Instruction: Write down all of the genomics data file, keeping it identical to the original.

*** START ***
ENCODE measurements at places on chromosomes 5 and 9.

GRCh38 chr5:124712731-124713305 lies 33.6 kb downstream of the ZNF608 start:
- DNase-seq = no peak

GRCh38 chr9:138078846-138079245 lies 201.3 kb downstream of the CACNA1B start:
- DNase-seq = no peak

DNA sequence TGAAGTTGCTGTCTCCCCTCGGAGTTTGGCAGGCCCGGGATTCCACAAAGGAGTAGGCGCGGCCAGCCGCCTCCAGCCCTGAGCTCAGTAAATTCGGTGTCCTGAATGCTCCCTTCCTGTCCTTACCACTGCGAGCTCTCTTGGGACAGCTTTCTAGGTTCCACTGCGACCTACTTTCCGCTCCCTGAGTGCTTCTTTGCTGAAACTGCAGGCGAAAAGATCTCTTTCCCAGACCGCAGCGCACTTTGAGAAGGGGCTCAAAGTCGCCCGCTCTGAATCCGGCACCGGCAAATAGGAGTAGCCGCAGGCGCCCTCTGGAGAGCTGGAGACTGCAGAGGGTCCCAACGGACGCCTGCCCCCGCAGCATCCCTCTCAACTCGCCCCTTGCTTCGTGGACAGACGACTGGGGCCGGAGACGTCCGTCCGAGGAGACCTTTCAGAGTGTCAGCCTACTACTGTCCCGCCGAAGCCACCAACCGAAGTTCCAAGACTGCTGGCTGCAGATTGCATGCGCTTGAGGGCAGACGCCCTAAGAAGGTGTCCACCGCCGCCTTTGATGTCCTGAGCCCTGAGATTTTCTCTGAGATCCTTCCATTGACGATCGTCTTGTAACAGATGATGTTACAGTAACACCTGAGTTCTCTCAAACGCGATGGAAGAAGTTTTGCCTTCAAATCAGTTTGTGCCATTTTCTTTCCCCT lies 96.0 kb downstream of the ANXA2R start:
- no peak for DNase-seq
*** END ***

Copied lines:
ENCODE measurements at places on chromosomes 5 and 9.

GRCh38 chr5:124712731-124713305 lies 33.6 kb downstream of the ZNF608 start:
- DNase-seq = no peak

GRCh38 chr9:138078846-138079245 lies 201.3 kb downstream of the CACNA1B start:
- DNase-seq = no peak

DNA sequence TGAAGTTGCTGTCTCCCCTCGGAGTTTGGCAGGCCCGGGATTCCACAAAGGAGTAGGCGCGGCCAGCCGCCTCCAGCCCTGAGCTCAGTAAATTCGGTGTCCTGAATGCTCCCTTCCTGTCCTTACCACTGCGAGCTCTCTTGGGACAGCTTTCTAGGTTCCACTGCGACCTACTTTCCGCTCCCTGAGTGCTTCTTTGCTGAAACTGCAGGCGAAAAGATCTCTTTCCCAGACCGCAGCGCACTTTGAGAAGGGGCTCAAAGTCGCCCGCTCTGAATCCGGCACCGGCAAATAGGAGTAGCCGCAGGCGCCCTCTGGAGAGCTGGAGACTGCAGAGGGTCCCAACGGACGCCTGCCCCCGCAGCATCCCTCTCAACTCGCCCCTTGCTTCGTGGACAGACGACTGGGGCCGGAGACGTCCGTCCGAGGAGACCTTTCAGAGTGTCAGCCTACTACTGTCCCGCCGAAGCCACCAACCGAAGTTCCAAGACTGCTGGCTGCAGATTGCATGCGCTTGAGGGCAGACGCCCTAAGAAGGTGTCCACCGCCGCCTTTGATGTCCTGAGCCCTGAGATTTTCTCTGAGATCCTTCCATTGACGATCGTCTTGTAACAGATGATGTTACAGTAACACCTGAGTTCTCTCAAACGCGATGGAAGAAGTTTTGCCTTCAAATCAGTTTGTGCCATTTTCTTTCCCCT lies 96.0 kb downstream of the ANXA2R start:
- no peak for DNase-seq